The exact date of the first performance is stated differently in the literature. It might have been the 17 February 1632,[1] 18 February 1632,[2] 21 February 1632[3][4] or 23 February 1632.[3][4] Apparently a production for 2 March 1631 had been prepared, but no historical sources confirm an actual performance on that date. Landi seems to have revised the work before the performance of 1632.[1] The place of the performance is also unsure. It might have been the Palazzo Barberini ai Giubbonari or the Palazzo Barberini alle Quattro Fontane, Rome.[2] A revised version was performed in 1634.[3]

An ambitious all-male production of the piece, directed by baroque theatre specialist Benjamin Lazar and conducted by William Christie, premiered in Caen, Normandy on October 16, 2007. This acclaimed production involved no fewer than eight countertenors, including Philippe Jaroussky as Sant'Alessio and Max Emanuel Cenčić as Sposa.[5][6] One performance was broadcast in full as a live video webcast by France 3 on October 18, 2007.

Roles

Role Voice Type[7] Premiere Cast, February 1632
Sant'Alessio (Saint Alexius) soprano most probably Angelo Ferrotti (castrato)[8]
Sposa (Alexius's wife) soprano Marc'Antonio Pasqualini (castrato en travesti)[8]
Curzio (Euphemianus's page) soprano probably sung by a boy[8]
Angelo (an angel) soprano sung by a castrato[citation needed]
Roma (Rome) soprano Paolo Cipriani (boy soprano)[8]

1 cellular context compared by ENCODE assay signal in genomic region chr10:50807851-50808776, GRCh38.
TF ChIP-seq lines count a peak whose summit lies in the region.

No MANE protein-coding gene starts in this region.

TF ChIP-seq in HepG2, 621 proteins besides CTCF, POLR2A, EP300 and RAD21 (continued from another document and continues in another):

Religione (Religion) soprano Paolo Cipriani (boy soprano)[8]
Marzio (Euphemianus's page) soprano probably sung by a boy[8]
Nuntio (a messenger) contralto[9] sung by a castrato[citation needed]
Madre (Alexius's mother) soprano sung by a castrato en travesti[citation needed]
Nutrice (nurse to Alexius's wife) soprano sung by a castrato en travesti[citation needed]
Adrasto (Adrastus, friend of Euphemianus) contralto Girolamo Zampetti (castrato)[citation needed]
Eufemiano (Euphemianus, Alexius's father) tenor[10] Francesco Bianchi[11]
Demonio (Satan) bass most probably Bartolomeo Nicolini[11]
Uno del Coro (a member of the chorus) bass Geronimo Navarra[citation needed]

Brief synopsis

The story of the opera begins with Saint Alexius, who has embraced a life of holy poverty, returning from the Holy Land as a beggar to his father's house in Rome. He keeps his identity a secret, even when his wife and mother decide to travel in search of him. He resists the temptations offered by the Devil, with the help of an angel. He dies in the poverty he has chosen, under the steps of his father's house, his identity revealed in a letter he holds as he dies.